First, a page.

DHS, CISA and NCSC Issue Warnings After SolarWinds Attack

Government agencies have issued warnings about the fresh spate of attacks, apparently from nation-state actors against major security vendors.

Last week FireEye disclosed that it had spotted an attack from nation state actors looking for data on government clients, where attackers were able to access some internal systems and steal some of FireEye’s red team tools. It was later disclosed that the attack was enabled by using trojanized updates to SolarWinds’ Orion IT monitoring and management software, although Solarwinds said that fewer than 18,000 of its global customers had been affected.

The Cybersecurity and Infrastructure Security Agency (CISA) has issued Emergency Directive 21-01 in response to the SolarWinds compromise which calls “on all federal civilian agencies to review their networks for indicators of compromise and disconnect or power down SolarWinds Orion products immediately.”

In a statement, CISA acting director Brandon Wales said “the compromise of SolarWinds’ Orion Network Management Products poses unacceptable risks to the security of federal networks.”

He said: “Tonight’s directive is intended to mitigate potential compromises within federal civilian networks, and we urge all our partners—in the public and private sectors—to assess their exposure to this compromise and to secure their networks against any exploitation.”  

Also, Alexei Woltornist, assistant secretary for public affairs at the Department of Homeland Security, said DHS is aware of cyber breaches across the federal government and working closely with its partners in the public and private sector on the federal response.

A spokesperson for the UK’s National Cybersecurity Centre (NCSC) said in a statement: “The NCSC is working closely with FireEye and international partners on this incident. Investigations are ongoing, and we are working extensively with partners and stakeholders to assess any UK impact. The NCSC recommends that organizations read FireEye’s update on their investigation and follow the company’s suggested security mitigations.”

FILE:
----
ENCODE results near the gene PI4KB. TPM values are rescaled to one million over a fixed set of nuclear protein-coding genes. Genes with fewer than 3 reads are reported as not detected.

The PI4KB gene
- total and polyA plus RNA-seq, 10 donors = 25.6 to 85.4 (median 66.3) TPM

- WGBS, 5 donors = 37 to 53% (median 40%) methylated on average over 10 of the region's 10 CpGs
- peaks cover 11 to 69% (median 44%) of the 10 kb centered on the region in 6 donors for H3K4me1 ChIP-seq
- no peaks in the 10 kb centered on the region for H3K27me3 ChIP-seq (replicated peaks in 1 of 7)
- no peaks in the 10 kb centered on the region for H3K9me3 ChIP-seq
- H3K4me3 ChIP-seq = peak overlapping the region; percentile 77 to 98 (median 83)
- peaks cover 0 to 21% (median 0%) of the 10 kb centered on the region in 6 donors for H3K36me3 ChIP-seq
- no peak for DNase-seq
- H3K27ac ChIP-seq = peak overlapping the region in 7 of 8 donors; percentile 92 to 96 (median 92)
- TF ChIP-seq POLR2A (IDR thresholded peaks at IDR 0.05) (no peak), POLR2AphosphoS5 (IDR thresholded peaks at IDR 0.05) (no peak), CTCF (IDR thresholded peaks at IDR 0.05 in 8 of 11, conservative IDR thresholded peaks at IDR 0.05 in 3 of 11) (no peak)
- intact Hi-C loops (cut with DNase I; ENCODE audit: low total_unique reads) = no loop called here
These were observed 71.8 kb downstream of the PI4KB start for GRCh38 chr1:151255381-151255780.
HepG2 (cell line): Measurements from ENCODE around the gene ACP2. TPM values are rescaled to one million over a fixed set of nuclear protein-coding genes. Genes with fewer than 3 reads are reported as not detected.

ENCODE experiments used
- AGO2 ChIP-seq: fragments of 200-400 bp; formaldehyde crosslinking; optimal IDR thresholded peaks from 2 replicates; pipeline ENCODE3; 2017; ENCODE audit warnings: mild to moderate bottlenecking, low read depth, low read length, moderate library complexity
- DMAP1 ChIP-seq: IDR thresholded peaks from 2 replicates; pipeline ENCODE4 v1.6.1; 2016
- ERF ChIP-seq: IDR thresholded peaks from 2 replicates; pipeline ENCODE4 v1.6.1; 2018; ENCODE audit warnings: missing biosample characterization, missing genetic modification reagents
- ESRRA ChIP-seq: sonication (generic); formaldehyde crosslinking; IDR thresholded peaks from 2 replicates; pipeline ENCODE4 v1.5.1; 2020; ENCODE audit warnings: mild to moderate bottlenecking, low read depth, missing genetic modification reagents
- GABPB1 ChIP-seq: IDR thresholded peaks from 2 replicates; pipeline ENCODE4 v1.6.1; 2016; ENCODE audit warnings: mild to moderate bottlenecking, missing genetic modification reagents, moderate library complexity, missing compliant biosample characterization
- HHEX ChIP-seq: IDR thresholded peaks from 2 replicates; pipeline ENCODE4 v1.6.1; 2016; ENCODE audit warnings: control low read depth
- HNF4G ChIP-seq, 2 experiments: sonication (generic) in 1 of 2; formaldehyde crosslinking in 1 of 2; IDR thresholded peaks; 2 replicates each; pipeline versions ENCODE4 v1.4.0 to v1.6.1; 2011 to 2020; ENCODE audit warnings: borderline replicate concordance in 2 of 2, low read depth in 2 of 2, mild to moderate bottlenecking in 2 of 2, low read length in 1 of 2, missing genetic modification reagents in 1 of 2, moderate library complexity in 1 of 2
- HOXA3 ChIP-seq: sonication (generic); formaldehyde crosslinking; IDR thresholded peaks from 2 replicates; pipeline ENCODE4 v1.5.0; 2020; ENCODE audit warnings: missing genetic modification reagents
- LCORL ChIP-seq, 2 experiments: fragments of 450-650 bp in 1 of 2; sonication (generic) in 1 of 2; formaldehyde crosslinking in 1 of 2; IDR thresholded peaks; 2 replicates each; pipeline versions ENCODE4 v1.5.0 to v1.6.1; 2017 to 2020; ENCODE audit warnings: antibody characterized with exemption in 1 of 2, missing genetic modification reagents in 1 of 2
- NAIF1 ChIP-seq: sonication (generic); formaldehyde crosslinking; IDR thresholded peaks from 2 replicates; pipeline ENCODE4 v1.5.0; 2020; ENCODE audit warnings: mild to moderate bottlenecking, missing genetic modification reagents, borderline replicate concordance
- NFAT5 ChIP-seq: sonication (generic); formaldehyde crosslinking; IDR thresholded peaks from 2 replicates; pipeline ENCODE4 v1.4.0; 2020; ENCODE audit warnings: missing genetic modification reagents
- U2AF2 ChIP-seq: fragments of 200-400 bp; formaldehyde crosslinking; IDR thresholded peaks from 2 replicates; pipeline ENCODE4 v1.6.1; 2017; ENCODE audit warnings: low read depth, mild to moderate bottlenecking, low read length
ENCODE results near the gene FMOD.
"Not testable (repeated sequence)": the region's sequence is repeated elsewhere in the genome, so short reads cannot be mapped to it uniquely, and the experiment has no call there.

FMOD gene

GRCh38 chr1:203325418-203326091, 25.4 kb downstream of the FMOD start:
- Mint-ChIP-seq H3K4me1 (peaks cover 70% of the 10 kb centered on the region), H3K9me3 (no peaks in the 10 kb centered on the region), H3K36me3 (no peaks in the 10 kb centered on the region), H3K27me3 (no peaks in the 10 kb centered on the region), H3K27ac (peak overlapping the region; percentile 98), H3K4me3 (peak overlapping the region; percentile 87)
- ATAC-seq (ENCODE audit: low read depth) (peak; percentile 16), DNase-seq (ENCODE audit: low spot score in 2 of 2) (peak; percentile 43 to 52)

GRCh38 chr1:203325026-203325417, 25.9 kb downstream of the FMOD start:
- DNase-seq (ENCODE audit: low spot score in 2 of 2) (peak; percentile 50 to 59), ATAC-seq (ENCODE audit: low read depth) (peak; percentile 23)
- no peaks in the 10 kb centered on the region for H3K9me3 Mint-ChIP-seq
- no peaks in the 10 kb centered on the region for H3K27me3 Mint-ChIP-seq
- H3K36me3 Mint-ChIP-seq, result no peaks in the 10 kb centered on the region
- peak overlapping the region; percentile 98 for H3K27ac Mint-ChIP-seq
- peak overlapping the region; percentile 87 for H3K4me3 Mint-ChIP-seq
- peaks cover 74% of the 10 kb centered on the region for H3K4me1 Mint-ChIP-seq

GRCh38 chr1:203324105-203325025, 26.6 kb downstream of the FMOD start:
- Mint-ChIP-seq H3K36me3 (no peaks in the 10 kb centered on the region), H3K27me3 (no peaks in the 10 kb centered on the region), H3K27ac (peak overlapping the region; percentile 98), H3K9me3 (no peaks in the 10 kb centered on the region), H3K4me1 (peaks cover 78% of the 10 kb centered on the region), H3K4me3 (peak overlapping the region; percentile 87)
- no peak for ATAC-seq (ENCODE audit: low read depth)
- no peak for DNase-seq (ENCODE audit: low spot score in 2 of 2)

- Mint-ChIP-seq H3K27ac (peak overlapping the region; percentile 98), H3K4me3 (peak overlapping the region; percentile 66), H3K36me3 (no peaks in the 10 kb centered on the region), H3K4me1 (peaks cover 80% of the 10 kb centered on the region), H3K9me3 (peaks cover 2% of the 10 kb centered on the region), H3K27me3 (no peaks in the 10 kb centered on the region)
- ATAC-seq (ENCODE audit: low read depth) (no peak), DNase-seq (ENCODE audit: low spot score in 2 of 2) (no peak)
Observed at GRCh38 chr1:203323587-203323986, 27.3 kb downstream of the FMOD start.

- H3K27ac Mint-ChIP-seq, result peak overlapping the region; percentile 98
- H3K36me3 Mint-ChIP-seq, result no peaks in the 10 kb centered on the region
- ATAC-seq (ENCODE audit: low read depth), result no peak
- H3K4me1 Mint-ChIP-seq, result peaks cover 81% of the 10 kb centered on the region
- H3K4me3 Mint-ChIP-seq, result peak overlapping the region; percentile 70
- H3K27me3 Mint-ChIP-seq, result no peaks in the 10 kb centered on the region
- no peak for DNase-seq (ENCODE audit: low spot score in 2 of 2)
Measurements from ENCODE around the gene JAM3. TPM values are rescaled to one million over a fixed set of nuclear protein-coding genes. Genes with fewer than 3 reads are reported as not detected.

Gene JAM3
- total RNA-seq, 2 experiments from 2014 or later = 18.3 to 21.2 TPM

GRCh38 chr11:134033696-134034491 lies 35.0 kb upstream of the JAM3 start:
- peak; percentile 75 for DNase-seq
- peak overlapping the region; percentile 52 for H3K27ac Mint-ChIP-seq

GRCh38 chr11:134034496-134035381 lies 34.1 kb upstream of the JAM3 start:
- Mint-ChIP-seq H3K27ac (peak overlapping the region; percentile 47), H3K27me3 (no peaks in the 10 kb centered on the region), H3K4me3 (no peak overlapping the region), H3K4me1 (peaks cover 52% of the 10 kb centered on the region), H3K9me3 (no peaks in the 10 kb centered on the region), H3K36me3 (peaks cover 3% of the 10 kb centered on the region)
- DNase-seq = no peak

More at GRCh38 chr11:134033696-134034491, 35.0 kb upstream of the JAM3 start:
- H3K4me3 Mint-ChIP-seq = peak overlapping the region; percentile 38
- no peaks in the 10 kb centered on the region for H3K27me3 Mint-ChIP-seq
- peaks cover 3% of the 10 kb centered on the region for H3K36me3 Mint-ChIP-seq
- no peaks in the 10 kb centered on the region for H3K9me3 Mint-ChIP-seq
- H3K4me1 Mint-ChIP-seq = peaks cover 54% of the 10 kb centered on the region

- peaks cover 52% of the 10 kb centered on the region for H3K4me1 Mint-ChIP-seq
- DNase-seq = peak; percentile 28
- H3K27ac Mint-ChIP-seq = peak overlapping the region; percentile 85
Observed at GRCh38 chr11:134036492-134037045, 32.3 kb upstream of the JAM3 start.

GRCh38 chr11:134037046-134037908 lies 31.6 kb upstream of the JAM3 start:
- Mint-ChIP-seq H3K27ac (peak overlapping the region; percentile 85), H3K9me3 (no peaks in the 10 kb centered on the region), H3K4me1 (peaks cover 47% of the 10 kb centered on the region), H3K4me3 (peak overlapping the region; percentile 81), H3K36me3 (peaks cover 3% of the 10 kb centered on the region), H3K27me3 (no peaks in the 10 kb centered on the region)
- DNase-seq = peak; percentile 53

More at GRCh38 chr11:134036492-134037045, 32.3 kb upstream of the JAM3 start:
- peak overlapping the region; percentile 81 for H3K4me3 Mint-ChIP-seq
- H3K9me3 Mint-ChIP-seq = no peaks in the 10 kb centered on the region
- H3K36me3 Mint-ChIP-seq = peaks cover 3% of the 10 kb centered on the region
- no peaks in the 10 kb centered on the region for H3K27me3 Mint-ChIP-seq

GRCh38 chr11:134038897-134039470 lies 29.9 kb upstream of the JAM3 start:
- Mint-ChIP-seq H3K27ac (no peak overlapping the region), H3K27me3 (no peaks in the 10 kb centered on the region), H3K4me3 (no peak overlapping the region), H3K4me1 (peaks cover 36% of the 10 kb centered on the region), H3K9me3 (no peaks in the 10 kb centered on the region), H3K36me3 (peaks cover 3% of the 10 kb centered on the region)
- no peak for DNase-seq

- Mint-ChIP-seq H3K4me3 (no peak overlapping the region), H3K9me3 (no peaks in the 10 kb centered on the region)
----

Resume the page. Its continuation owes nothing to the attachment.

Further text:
It recommended organizations ensure any instances of SolarWinds Orion are configured according to the company’s latest guidance, and have these instances installed behind firewalls, disabling internet access for the instances, and limiting the ports and connections to only what are critically necessary.

Commenting, Sam Curry, chief security officer at Cybereason, said: “If 2020 has taught us anything, it is that the COVID-19 pandemic has improved the resiliency of security professionals and reinforced how determined defenders are to rid networks of cyber-espionage adversaries. In fact, all UK companies should respond with a cold, logical, rational response.

“In general, now is not the time for security experts to panic. A practical and measured response is advised.”

If SolarWinds is being used in your organization, Curry recommended strengthening your security posture as follows:

  • Isolate machines running SolarWinds until further information is available as the investigation unfolds
  • Reimage impacted machine
  • Reset credentials for accounts that have access to SolarWinds machines
  • Upgrade to Orion Platform version 2020.2.1 HF1 as soon as possible. Solar Winds has also provided further mitigation steps

"In addition, set up a task force to look through all data logs, check the hygiene of systems and make sure everyone is generally on high alert for future attacks,” he said. “Ensure your company is always on the hunt for adversaries. The sooner you do these things the sooner you can assume no one is lurking in your network in silent mode.”

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